After three years of negotiations, the BBC iPlayer has finally launched on Microsoft’s Xbox 360 consoles.
The highly-anticipated launch, which was first announced last October, has taken three years to happen, after initial discussions in 2009 between the BBC and Microsoft, hit a stumbling block, because the technology giant wanted to charge for all content on its Xbox Live platform.
However, since then Microsoft has done an about-turn and all Xbox 360 users, with an Xbox Live account (which is available free of charge), from today onwards will be able to access the BBC iPlayer for free.
The Corporation’s popular web player is now on all major gaming platforms in the UK.
Additionally Xbox 360 users, which have the Kinect motion-controller, will be able to control the iPlayer using hand gestures and voice commands for the first time.
According to sources close to the BBC’s Future Media and Technology department, a deal between the two parties couldn’t be reached until October 2011 because Microsoft’s strategy of charging for all content on its Xbox Live platform being incompatible with the BBC’s public service remit.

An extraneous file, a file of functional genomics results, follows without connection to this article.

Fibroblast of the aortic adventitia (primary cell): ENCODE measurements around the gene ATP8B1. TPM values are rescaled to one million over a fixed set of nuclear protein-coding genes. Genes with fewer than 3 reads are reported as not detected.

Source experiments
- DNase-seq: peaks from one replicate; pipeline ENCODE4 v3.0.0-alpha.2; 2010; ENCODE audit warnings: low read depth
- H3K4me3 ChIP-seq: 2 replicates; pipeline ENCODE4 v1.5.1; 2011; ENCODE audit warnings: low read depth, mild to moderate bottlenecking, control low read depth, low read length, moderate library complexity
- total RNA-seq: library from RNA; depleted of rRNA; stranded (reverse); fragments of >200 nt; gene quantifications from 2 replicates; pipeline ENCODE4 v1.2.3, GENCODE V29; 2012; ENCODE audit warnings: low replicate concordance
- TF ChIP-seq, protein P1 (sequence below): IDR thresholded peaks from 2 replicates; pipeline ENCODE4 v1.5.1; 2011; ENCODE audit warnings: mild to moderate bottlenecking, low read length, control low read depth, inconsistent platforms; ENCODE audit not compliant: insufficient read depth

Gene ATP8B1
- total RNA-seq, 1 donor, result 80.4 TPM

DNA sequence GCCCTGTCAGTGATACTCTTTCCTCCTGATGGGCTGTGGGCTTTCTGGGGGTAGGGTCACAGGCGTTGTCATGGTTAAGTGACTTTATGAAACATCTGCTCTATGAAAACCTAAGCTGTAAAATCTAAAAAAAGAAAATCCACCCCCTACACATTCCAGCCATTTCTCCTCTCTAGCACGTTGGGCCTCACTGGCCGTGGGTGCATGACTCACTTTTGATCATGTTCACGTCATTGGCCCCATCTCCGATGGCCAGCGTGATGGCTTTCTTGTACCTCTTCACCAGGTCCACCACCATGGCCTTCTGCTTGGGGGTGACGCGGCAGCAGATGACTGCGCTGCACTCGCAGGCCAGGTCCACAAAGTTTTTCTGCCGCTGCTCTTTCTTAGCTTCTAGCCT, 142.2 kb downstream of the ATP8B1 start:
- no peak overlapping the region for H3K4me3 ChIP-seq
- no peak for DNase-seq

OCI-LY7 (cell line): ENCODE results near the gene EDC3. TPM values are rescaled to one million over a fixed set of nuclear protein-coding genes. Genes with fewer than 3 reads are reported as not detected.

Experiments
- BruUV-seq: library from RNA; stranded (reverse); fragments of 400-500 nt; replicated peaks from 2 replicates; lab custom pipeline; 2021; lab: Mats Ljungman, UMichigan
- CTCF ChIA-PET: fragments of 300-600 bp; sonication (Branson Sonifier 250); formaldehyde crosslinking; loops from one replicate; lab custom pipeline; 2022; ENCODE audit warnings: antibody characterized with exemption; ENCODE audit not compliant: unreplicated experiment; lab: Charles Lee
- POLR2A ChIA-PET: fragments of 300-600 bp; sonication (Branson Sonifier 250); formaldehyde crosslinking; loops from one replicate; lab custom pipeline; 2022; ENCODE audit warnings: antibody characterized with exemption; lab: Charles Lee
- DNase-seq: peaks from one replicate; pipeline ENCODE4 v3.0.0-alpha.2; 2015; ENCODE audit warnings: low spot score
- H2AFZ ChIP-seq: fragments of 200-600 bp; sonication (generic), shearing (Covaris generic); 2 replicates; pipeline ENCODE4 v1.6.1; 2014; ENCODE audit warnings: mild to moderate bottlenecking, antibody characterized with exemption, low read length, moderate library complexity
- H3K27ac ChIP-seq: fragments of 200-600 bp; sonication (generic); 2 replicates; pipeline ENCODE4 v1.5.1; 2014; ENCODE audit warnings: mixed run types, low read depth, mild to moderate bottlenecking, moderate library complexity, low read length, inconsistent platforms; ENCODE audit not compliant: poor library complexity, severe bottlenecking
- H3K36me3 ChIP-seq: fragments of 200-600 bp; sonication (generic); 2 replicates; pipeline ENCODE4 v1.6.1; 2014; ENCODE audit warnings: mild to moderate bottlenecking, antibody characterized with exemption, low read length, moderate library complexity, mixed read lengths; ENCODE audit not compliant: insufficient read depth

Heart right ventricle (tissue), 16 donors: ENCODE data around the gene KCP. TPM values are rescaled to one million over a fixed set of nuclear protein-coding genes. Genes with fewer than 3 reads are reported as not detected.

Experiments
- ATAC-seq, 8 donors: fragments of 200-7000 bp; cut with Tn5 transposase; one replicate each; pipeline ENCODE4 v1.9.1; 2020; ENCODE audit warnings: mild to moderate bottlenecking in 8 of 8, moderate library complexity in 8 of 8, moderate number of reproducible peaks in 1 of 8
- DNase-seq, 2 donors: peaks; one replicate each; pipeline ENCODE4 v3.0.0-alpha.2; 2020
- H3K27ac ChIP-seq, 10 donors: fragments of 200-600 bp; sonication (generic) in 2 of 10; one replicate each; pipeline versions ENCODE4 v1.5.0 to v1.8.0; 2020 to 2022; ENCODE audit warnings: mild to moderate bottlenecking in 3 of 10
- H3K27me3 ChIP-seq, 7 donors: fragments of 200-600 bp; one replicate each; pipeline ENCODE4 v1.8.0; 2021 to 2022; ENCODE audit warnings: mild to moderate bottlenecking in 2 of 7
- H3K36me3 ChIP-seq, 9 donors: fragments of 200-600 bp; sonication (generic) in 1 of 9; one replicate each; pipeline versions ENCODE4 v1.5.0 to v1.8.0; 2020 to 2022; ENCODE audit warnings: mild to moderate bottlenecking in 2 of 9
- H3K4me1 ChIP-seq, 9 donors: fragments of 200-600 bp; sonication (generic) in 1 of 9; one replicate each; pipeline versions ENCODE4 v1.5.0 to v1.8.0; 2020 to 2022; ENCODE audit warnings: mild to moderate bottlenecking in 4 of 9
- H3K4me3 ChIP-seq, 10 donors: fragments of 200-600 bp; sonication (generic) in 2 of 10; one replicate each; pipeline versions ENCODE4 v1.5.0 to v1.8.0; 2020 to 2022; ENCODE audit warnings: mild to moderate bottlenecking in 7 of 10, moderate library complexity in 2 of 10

“Microsoft only wants to offer its users access to platforms it can charge for as this is the model it is pursuing. It wants to ensure that only those paying for Xbox Live Gold accounts can access its additional content services and even then there is usually a charge on top to get access to those,” a source close to the BBC told The Telegraph in 2009.
The BBC iPlayer is now available on 450 platforms including Virgin Media, BT Vision, FreeSat, Freeview, Sony PlayStation, Nintendo Wii, and hundreds of mobile phones, tablets, and internet-connected TVs.
Daniel Danker, BBC general manager, Programmes & On-Demand, said: “Xbox is hugely successful in the UK. Given the BBC’s goal to reach its entire audience, I’m particularly excited that the BBC will be bringing iPlayer to all Xbox users at no extra cost as part of Xbox LIVE’s free membership.
“As we continue our work to make BBC iPlayer as simple as possible, we’re also excited to experiment with natural user interfaces made possible with Kinect, including voice and gesture control. We believe it’s early days for these experiences, but see a great future working with partners such as Microsoft on innovations like these.”